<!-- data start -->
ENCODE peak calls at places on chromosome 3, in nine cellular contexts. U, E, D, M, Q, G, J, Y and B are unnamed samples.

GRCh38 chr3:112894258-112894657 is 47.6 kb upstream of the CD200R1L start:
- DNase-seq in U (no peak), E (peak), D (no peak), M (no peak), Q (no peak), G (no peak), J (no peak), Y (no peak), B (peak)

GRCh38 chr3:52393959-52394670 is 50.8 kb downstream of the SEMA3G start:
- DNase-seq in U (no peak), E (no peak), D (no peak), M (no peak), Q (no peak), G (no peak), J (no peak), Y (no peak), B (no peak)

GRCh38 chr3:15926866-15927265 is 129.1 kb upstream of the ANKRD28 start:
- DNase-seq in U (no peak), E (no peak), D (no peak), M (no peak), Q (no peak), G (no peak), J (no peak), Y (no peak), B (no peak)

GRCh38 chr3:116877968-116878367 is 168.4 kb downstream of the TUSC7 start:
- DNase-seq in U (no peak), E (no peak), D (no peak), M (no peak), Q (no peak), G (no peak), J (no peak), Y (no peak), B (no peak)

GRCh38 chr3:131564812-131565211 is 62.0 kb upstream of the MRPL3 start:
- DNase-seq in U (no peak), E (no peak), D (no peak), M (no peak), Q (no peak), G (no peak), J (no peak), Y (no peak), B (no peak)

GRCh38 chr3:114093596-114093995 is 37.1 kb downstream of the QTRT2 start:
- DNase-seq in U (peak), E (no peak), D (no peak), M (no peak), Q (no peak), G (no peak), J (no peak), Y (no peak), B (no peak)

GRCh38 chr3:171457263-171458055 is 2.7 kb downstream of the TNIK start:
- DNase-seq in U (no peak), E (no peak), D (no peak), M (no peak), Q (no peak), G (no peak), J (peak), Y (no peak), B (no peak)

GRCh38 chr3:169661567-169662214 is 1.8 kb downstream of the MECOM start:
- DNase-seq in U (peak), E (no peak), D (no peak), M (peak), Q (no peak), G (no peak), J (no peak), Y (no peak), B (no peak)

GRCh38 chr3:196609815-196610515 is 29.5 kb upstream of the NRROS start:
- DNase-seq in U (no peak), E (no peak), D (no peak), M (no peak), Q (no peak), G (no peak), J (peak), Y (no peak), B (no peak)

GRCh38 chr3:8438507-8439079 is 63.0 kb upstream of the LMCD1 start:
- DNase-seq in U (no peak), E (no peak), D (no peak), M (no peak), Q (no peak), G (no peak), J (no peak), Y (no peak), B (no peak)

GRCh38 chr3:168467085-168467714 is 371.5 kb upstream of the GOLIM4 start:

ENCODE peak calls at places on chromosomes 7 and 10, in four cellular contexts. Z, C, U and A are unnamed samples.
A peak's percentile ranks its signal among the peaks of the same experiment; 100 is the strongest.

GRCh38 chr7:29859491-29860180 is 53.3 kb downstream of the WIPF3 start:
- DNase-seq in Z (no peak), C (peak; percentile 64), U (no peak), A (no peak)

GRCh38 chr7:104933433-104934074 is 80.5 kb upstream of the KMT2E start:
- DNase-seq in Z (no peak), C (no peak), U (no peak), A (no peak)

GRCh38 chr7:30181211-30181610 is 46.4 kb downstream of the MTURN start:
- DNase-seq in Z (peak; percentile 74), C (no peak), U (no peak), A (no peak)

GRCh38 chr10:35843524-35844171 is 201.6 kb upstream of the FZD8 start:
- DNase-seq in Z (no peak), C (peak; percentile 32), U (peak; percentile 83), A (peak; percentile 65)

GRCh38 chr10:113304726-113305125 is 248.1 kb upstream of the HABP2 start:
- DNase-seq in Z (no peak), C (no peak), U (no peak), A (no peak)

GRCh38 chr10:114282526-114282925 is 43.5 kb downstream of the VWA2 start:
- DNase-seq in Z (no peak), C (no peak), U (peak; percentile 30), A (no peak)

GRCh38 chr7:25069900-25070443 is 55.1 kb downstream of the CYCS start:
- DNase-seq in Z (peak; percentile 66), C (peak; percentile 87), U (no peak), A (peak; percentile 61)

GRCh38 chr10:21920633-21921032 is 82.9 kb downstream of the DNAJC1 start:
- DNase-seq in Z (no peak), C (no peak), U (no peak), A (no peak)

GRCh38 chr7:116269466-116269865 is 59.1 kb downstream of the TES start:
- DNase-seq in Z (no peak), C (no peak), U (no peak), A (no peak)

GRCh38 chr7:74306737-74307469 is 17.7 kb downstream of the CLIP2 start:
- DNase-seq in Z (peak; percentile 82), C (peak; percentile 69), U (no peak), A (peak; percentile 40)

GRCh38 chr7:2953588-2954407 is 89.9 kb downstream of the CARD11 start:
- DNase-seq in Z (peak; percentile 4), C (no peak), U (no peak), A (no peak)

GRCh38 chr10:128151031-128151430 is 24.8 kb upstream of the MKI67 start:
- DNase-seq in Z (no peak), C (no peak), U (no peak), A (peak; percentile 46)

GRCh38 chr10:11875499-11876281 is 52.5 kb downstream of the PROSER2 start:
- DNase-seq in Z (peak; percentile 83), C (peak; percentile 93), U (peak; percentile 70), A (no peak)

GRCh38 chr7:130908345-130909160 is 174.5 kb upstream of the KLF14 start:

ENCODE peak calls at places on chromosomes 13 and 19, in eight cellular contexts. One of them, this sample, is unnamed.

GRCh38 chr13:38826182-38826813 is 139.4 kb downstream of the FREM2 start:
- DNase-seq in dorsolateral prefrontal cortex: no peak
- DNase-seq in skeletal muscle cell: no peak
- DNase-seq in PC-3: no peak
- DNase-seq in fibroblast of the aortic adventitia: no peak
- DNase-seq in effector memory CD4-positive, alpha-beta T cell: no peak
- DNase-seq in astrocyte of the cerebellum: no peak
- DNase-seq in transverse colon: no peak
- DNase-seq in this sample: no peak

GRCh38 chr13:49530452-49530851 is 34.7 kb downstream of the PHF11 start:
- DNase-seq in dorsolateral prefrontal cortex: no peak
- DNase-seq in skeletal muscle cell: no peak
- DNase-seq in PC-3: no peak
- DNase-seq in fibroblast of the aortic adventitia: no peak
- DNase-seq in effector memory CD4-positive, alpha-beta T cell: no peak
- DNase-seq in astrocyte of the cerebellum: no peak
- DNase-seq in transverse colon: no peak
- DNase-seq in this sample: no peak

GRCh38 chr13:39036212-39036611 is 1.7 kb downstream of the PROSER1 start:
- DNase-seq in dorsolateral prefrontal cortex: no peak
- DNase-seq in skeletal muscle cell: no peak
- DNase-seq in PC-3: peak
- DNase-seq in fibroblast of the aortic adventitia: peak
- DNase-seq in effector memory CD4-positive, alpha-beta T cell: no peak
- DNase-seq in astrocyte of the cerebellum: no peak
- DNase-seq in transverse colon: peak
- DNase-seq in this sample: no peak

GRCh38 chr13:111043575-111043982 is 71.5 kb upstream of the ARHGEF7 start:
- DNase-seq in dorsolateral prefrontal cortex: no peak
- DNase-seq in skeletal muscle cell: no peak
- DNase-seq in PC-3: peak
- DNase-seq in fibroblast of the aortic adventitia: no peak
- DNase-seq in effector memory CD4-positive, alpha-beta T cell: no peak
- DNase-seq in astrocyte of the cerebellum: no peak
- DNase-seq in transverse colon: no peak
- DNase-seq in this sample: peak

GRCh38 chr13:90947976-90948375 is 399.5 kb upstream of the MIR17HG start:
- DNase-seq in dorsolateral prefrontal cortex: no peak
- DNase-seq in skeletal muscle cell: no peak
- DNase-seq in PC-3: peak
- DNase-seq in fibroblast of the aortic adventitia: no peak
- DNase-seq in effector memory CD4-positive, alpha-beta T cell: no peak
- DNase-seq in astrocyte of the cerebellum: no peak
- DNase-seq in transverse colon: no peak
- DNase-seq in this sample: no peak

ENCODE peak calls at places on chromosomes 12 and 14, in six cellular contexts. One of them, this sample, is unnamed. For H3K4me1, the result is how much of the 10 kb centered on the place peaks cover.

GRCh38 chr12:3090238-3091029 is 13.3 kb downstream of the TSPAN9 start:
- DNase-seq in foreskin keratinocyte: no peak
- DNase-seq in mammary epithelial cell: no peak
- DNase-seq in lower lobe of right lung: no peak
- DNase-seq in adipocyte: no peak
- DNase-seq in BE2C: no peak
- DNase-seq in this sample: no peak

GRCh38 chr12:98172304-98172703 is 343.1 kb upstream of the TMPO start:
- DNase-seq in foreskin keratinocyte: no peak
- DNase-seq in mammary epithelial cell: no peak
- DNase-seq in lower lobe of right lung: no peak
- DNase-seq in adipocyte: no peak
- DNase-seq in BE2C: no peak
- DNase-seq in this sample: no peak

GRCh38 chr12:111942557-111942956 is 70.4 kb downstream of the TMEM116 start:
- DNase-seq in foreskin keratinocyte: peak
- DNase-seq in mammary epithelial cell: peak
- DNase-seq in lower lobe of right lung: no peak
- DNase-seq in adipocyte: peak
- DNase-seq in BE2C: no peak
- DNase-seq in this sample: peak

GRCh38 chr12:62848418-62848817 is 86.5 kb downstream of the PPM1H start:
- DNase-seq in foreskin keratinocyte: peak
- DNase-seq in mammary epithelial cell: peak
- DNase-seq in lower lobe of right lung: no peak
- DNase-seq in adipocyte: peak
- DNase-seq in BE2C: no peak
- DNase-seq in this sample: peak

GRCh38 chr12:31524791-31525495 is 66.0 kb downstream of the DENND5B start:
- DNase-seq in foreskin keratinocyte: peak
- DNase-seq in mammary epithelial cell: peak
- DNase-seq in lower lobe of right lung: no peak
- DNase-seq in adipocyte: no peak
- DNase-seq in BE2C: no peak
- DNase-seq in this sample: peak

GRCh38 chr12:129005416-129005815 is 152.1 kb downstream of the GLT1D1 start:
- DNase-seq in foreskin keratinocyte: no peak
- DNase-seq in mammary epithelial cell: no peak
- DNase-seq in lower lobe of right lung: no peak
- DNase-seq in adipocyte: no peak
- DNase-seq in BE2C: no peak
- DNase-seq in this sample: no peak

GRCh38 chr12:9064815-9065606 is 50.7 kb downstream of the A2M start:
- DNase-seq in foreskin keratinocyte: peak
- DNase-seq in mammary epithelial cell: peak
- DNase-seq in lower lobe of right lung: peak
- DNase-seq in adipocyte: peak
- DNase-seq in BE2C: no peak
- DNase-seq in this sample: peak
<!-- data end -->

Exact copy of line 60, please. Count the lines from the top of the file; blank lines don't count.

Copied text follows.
- DNase-seq in transverse colon: no peak